May 26, 2010

Hiring staff

Notes from OHR presentation on effective interviews

Post most positions for short periods. If you post "Open until filled" you may receive hundreds of applications.
Writing a good job description is the first step - lots of specifics
Write open ended, historical questions based upon job description
Ask all questions of every candidate, regardless of how good or bad they are doing (Reduces bias in your interview)
Look for evidence contrary to your first impression, whether good or bad

Data collection staff can be asked to simulate the collection process.

Very large sample sizes = statistical significance

"Everything in my data set is associated, because the sample size is so large." I have heard students suggest any that you can find statistically significant associations between any two variables, if the sample size is extremely large. I see a misunderstanding in that statement.

Assume the null hypothesis is true. You CHOOSE your type I/false positive error rate, typically 0.05, and sample size does not play a role.

Two uncorrelated variables will not show a statistical association no matter how large the sample size is. Larger sample sizes simply let you 'find' smaller correlations. This has one causal implication and one practical implication:

Practically speaking, at some point a correlation can be so small that it makes no difference. For example: If parking your bicycle near the smoking area increases your change of getting lung cancer by .00001% then a study of a billion bicyclists might detect the increased risk - but it would not make sense to advise against parking there.

Causally speaking, I the smaller a correlation the more likely it is spurious. Weak confounders and residual confounding will be hard to eliminate. (If this is the only problem, a randomized trial may not be affected.) Note that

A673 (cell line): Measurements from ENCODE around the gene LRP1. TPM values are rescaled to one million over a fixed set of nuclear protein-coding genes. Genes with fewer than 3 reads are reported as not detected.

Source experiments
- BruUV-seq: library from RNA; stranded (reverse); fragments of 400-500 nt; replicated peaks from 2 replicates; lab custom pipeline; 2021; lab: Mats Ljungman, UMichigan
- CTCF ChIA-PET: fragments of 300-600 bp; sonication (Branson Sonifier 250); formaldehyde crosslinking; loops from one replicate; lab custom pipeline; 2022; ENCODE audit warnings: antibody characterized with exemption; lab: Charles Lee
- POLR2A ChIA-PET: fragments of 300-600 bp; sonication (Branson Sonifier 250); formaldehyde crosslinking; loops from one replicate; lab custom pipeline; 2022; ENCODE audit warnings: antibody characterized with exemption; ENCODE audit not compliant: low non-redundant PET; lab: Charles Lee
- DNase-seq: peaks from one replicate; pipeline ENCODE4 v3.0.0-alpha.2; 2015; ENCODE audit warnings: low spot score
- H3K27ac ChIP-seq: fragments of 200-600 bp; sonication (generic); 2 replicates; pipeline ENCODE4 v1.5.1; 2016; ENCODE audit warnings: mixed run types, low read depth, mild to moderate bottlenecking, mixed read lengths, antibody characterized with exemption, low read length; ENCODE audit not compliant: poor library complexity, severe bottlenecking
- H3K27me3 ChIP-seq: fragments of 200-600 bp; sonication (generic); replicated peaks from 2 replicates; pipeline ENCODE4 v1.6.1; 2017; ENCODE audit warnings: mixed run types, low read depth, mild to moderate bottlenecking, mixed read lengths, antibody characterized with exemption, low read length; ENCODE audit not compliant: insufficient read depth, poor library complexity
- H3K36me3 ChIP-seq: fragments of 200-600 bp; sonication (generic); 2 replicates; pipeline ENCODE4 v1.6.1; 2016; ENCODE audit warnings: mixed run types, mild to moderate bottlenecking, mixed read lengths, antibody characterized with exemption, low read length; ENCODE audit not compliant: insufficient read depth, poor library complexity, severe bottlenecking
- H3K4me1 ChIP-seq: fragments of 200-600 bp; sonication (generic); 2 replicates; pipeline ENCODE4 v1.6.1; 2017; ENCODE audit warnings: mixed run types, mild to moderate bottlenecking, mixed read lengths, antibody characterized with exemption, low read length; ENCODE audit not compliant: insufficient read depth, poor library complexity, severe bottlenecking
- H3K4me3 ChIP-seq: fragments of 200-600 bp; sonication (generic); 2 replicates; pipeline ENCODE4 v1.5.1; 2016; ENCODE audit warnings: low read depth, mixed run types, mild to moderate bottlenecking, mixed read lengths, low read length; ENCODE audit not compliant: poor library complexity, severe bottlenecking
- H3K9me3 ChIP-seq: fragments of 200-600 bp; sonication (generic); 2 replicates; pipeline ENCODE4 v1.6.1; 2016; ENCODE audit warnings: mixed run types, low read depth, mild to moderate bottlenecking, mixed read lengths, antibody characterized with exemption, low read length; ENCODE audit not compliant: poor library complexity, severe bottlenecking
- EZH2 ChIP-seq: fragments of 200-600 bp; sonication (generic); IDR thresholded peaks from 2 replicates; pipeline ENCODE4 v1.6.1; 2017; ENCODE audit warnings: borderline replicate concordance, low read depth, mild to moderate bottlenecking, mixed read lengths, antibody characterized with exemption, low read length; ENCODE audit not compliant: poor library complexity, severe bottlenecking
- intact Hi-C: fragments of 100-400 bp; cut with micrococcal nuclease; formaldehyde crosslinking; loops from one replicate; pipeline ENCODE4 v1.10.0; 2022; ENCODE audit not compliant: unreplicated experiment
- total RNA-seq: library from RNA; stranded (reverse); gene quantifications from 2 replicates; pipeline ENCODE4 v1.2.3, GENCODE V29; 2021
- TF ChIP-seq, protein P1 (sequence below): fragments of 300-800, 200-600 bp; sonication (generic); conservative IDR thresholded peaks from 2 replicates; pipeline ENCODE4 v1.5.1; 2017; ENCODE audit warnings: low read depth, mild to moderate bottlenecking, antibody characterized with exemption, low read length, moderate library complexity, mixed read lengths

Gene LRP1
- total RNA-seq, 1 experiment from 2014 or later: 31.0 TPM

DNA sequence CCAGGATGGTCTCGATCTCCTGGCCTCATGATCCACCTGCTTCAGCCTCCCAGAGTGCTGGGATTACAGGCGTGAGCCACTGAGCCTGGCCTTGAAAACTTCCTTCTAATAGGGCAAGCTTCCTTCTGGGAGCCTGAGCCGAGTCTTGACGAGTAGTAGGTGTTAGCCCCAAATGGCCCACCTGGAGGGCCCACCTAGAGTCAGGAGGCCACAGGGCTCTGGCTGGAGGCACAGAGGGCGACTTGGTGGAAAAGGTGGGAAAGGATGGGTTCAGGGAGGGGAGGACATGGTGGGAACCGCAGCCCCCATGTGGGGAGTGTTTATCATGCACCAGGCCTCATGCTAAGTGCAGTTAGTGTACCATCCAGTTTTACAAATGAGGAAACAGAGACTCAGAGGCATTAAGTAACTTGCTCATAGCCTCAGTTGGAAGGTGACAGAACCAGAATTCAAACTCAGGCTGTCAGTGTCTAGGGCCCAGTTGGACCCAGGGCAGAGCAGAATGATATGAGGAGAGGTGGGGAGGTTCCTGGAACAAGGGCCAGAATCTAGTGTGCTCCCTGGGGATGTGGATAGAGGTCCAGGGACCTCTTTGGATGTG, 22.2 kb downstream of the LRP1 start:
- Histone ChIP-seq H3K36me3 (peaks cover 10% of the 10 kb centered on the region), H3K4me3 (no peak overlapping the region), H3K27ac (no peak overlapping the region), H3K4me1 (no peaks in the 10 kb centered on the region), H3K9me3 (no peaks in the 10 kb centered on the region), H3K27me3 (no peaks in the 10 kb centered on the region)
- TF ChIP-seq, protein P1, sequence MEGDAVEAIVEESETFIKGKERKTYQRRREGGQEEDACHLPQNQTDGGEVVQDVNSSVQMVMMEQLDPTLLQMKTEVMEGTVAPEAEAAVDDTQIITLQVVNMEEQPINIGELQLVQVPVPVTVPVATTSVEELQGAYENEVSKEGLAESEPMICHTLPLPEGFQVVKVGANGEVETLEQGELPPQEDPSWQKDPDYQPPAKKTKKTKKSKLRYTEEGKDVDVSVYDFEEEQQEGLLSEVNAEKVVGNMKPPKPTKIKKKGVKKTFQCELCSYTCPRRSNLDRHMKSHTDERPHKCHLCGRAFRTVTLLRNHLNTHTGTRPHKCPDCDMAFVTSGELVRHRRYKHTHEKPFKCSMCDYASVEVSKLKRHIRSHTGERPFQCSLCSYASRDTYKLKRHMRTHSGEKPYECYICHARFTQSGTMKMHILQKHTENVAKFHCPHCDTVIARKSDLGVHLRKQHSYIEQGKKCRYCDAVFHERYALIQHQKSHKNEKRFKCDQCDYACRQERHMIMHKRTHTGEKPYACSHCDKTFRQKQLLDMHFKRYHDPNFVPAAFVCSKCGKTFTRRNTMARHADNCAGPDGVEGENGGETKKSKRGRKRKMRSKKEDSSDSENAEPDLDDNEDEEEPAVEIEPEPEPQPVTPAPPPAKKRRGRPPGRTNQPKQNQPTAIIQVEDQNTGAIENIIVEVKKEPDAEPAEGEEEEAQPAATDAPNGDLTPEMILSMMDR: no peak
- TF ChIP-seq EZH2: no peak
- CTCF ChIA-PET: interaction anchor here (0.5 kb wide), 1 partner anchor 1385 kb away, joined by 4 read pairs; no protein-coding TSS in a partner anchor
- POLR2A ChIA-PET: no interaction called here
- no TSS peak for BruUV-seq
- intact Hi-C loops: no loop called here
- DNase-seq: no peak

May 18, 2010

Longitudinal data (change scores)

Baseline-adjustment is generally preferred to change scores, because it is less parameterized - allowing the data more freedom to fit itself. In calculation terms it is the difference between models like these:

wt2 = 1*wt1 + error

wt2 = 0.973*wt1 + error

Interestingly, you can use change on the left side and get "identical" results - i.e. treatment effects will be identical but the wt1 coefficient will change its estimate/units.

wt2-wt1 = 0.973*wt1 + error

That makes sense because you are modeling two equations like these:

y = ax + b

y-x = ax + b (alternatively y = (a+1)x + b , a linear transformation)

On to a more complicated question...

Study design: Randomized trial of weight loss
Question: How to model weight loss maintenance from time 4 to time 5

Warning: I went out on a limb to answer this question

The specific question was whether to adjust for time 4 ("baseline") when modeling change from 4 to 5 and adjusting for change from 1 to 4. (Background: This is about maintenance and weight loss from baseline to 4 may predict performance from 4 to 5. Do the successful people remain successful or do the people who lost have greater regain potential? Are there two effects here, and will the results be influenced by whether completeness of data is related to early performance?)

In other words, choose between these 2 models:

wt(5-4) = wt(4-1) + error

wt(5-4) = wt(4-1) + wt4 + error

The latter is algebraically equivalent to wt5 = wt4 + wt1 + error and gives identical results.
The former is NOT equivalent to wt5 = wt1 + error, but it's close. Therefore I prefer the model with wt4 because I don't want wt4 to drop out of the equation. This is my intuition rather than something I know to be correct.